Anyone who has a show facing cancellation (most recently, the show Moonlight) is continuing to send Nielsen a message — Nielsen might be confident in the rating system, but they are not. It’s a mounting public relations problem that Nielsen has yet to successfully address. For many consumers, Nielsen’s truncated research, not actual viewers, is the only reason their show was cancelled.

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Monday, March 24

Closing A Case Study: Jericho Ends Tomorrow


"Without question, there are passionate viewers watching this program; we simply wish there were more," said Nina Tassler, president of CBS Entertainment. "We have no regrets bringing the show back for a second try."

The statement, which is now circulating throughout the media, demonstrates that CBS has learned something since the first time it issued a cancellation announcement for Jericho last May. Engaged fans expect polished public relations. Her original statement last year demonstrates the difference.

“ … that show would still be on the air if the audience was there. No programmer wants to p.i.s.s. off their audience. When that happens, it's unfortunate. Part of what we try to do is create viewer loyalty, and then build on that ... but we're running a business," she said then.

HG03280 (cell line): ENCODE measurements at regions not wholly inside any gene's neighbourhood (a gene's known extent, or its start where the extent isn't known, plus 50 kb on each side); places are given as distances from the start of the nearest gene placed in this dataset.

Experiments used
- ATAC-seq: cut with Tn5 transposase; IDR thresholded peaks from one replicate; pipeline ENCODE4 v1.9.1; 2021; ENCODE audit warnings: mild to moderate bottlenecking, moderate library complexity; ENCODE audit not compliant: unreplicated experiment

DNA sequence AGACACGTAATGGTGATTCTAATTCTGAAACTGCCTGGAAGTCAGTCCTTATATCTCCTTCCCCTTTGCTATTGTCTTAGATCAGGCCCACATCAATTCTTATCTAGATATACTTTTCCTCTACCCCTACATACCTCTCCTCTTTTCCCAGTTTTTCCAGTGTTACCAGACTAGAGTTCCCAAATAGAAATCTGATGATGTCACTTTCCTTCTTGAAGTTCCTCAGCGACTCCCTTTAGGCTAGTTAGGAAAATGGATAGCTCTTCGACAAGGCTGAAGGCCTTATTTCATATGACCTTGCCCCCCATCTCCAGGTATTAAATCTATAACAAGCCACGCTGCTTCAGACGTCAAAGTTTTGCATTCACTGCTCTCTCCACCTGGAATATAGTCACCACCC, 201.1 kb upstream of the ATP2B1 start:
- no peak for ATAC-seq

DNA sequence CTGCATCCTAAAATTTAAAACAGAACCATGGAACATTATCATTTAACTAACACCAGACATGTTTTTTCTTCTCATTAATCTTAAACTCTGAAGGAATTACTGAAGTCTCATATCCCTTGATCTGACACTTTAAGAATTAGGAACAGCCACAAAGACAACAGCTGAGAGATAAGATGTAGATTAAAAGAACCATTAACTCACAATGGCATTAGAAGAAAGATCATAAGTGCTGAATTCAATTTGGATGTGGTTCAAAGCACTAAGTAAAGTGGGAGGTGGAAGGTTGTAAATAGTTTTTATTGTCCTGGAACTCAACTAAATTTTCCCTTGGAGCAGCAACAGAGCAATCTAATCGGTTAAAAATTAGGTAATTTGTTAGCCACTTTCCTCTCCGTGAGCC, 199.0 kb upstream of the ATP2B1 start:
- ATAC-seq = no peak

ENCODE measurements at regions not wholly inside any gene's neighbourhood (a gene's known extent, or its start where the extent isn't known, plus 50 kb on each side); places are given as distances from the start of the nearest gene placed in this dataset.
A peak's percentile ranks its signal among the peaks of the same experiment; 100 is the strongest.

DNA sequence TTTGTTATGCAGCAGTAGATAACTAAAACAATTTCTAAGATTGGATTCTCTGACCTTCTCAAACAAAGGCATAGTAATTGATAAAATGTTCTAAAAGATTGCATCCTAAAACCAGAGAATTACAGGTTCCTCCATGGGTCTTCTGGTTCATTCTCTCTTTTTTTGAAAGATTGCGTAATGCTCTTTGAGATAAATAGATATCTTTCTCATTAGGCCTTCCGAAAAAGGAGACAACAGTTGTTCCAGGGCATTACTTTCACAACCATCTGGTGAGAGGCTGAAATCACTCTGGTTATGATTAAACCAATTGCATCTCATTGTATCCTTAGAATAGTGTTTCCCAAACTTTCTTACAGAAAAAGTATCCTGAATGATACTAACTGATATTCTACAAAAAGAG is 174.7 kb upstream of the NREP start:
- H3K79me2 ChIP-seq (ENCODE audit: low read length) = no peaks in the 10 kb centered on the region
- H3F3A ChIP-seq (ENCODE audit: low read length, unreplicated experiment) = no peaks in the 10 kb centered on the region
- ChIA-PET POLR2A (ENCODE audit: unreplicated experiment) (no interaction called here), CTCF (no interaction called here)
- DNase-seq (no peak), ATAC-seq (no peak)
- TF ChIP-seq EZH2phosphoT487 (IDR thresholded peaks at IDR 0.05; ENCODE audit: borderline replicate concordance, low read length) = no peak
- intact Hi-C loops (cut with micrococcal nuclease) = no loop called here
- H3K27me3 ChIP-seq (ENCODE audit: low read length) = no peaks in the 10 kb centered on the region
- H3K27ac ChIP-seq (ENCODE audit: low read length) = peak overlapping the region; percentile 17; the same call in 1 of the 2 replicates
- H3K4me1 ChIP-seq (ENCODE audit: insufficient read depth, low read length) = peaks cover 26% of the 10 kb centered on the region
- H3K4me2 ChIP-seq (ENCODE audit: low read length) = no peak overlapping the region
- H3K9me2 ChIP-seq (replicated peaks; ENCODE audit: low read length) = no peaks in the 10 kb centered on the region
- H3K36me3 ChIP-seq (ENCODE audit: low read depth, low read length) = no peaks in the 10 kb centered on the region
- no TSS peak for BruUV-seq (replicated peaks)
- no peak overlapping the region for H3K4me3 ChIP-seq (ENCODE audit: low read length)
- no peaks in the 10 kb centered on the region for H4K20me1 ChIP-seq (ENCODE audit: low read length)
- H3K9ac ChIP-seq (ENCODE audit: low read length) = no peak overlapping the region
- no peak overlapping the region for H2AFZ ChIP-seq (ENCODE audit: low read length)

Along with the original statement, Tassler and CBS are making a sellable case. Given that last fall, Jericho averaged 10.5 million viewers. After an elongated Spring break, which CBS admits was a mistake, it fell to 8.1 million. One year later, the ratings place at 6 million.

The numbers, void of any mention of online viewership that CBS touts in other quarters, creates the illusion that maybe the fans didn’t pony up. “You’ve got to recruit more viewers,” Tassler had said, immediately following the decision that seven episodes were a small price to pay to stop the public relations hemorrhaging.

In fact, low broadcast ratings have prompted more than one publication to place the blame squarely on fans. The most condescending of the which seems to belong to the article penned by Lisa de Moraes of The Washington Post.

“In fact, while the Jericho Rangers are extremely good at buying peanuts, they proved completely inept at recruiting new Rangers,” she said.

She can make the case, but is that accurate? Are fans to blame? Did consumer marketing and social media prove to be a bust? Partly, for circumstances that exist within the Jericho fan base (but not within the fan base of all cancelled shows), but not in the way de Moraes makes her case.

If Jericho the fan base was inept, it was only because their indecision was nurtured by the network with mixed messages and a few fans who grossly misinterpreted them.

Isolated Fandom. Some fans insisted (and still insist) that all efforts needed to stay close to the CBS site. Ask anyone engaged in social media and they will tell you: social media cannot exist in a vaccum. Ho hum. The “build it and they will come” concept only seems to work for ballparks in cornfields.

It was offsite Jericho blogs, fan forums, Web sites, a few limited fan efforts within the quietest pockets on the CBS site, and face-to-face recruitment efforts that captured new viewers. Despite many of these offsite locales being under supported, discouraged, and targeted for banishment, they still managed to expand the network’s limited net presence. Before turning over the CBS Jericho blog to a fan, one employee did drop a hint, pointing fans here.